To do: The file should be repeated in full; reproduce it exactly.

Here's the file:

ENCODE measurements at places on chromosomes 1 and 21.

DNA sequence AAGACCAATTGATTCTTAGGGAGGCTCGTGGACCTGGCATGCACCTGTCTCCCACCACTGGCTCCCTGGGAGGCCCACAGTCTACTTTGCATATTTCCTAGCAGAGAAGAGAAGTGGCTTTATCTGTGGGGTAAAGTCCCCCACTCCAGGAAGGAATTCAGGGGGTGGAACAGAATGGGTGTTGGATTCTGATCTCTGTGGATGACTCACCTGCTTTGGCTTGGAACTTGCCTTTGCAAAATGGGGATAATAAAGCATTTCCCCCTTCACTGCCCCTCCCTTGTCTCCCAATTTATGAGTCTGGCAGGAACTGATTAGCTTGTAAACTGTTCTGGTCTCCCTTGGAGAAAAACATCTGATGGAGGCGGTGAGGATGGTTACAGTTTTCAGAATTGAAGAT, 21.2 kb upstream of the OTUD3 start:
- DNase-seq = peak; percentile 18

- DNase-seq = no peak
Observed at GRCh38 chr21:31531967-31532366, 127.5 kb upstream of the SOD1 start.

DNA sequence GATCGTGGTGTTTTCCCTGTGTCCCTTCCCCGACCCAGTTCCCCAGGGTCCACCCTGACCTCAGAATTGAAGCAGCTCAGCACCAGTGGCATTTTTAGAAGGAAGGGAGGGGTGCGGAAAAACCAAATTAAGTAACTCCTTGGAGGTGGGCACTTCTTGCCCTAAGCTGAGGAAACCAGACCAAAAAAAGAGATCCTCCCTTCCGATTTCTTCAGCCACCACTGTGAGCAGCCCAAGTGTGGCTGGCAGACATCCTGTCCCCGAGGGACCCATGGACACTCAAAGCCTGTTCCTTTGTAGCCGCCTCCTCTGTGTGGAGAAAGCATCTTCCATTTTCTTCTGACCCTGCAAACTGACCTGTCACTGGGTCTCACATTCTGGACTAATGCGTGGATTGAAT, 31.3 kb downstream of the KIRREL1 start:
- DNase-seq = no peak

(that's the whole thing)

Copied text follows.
ENCODE measurements at places on chromosomes 1 and 21.

DNA sequence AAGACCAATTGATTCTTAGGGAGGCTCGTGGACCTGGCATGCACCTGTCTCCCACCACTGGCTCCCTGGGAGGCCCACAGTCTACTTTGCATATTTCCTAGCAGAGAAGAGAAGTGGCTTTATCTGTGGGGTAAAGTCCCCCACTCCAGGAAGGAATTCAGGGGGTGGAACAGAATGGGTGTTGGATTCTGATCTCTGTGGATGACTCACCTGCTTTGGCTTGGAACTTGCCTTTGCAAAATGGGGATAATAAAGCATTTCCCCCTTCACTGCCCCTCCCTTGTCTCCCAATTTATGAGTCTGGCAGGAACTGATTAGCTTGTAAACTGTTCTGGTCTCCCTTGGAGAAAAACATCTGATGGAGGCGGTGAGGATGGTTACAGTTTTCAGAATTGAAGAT, 21.2 kb upstream of the OTUD3 start:
- DNase-seq = peak; percentile 18

- DNase-seq = no peak
Observed at GRCh38 chr21:31531967-31532366, 127.5 kb upstream of the SOD1 start.

DNA sequence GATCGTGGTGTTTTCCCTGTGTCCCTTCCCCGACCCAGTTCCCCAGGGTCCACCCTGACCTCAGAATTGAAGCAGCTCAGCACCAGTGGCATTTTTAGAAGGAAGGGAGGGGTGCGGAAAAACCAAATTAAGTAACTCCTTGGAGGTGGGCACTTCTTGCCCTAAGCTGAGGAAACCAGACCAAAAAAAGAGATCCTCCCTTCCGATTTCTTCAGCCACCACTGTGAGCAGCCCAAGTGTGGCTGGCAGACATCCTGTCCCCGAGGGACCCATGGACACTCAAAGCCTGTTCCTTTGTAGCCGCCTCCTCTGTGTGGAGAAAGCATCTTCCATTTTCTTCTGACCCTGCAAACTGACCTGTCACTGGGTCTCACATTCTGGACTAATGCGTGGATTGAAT, 31.3 kb downstream of the KIRREL1 start:
- DNase-seq = no peak